Stress-induced QTc-interval shortening as an ancillary marker of ischemia in patients with complete left bundle branch block


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Abstract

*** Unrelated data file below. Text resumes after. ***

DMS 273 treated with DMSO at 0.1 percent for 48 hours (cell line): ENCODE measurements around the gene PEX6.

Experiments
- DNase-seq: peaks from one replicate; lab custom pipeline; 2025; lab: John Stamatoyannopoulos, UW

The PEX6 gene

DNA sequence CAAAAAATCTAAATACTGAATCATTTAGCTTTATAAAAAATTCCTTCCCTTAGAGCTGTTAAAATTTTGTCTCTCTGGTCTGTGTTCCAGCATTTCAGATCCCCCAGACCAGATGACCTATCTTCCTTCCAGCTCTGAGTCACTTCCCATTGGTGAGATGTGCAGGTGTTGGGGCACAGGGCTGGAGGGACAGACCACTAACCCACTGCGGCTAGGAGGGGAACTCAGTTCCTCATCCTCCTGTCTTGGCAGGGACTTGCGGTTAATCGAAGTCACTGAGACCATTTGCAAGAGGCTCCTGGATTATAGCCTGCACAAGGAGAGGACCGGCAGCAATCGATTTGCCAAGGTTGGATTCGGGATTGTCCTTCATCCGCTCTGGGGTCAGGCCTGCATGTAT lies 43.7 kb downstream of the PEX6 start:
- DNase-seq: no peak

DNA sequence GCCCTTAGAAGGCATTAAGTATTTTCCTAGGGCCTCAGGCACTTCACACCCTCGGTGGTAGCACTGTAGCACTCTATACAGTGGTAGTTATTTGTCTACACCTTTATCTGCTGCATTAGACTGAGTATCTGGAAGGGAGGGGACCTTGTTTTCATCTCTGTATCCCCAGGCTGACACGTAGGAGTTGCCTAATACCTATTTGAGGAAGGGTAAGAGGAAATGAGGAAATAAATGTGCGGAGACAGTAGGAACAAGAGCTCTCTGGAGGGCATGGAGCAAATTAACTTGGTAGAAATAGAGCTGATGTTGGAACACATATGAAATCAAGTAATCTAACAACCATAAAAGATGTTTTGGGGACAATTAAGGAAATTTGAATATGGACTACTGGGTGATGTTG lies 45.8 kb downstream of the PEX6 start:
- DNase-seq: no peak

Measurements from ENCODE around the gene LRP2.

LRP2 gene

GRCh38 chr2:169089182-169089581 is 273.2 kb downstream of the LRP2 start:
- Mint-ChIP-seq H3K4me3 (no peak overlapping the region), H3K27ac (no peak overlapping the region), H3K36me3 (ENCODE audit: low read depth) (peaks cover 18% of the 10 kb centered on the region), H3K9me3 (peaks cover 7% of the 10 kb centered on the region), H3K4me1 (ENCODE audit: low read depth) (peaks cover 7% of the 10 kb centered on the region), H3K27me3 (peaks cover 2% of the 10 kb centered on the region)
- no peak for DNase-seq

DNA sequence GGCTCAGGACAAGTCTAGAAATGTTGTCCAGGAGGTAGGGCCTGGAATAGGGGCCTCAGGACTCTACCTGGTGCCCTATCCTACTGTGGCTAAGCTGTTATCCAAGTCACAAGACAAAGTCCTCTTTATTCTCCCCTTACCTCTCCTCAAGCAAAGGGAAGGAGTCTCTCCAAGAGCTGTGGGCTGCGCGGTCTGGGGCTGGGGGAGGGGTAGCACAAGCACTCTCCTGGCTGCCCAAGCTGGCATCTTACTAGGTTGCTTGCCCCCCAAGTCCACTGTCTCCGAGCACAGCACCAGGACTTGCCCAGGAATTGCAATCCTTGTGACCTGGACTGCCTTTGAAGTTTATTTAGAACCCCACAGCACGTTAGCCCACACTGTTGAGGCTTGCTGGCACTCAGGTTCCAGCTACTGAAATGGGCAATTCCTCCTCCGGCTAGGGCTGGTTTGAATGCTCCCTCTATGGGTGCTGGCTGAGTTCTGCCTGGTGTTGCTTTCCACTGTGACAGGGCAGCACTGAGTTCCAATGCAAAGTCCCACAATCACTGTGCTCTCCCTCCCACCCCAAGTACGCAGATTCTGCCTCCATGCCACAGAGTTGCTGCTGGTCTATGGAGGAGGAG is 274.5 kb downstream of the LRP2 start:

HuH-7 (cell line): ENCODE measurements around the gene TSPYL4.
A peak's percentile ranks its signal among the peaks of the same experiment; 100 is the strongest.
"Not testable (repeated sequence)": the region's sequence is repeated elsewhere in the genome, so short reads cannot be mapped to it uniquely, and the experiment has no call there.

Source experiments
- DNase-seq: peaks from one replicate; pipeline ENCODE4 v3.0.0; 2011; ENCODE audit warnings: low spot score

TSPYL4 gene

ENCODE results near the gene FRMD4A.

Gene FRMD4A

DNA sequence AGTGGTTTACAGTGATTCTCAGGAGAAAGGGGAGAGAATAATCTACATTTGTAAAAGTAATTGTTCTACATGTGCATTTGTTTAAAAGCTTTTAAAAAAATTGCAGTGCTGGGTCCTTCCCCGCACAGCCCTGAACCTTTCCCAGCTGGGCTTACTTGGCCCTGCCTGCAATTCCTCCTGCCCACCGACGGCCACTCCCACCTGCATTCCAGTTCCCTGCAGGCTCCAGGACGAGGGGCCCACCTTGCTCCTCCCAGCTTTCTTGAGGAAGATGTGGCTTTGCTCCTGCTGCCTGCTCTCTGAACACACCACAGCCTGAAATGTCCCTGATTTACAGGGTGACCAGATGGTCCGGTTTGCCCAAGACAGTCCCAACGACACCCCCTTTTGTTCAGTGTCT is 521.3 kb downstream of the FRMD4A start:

BackgroundIn patients with left bundle branch block (LBBB), ischemia-induced repolarization changes associated with QTc-interval shortening may be recorded during coronary angioplasty.We aimed to assess whether these repolarization changes may be predictive of severe coronary artery disease in patients with LBBB.MethodsFifty noninfarcted LBBB patients underwent dipyridamole stress test and coronary angiography for chest pain. To localize the site of ischemia, we considered four groups of conventional ECG leads (V1–V2–V3; V4–V5–V6; aVL–I; III–aVF–II), exploring the anteroseptal, lateral, high-lateral, and inferior left ventricular walls. ST-T changes and QTc intervals were estimated at rest and peak stress, lead by lead, in each group of leads and the fractional percentage difference between rest–stress QTc intervals (ΔQTc) was calculated. A ΔQTc greater than −10% was used to define significant QTc-interval shortening. Coronary stenosis of more than 70% and more than 90% were considered ‘significant’ and ‘severe’.ResultsAccording to dipyridamole stress test response, two groups were identified: group I (35 patients) with dipyridamole-induced ischemia and group II (15 patients) without dipyridamole-induced ischemia. The wall motion score index at peak stress (compared with resting wall motion score index) was significantly higher in group I (1.98 ± 0.13 vs. 1.28 ± 0.08, P < 0.0001) than in group II (1.36 ± 0.18 vs. 1.25 ± 0.08, P = 0.296). The patients of group I showed a significant QTc-interval shortening (ΔQTc = −16.9 ± 3.9%), whereas this did not happen in patients of group II (ΔQTc = +8.8 ± 2.4%, P < 0.0001). The patients of group I also had a more severe stenosis in the vessel related to the stress-induced dyssynergic area (I = 90.5 ± 9.5 vs. II = 34.3 ± 31.1%; P < 0.0001).ConclusionIn patients with LBBB, stress-induced pseudonormalization pattern, associated with QTc-interval shortening, allows the identification of cardiac areas supplied by severely stenosed coronary arteries.

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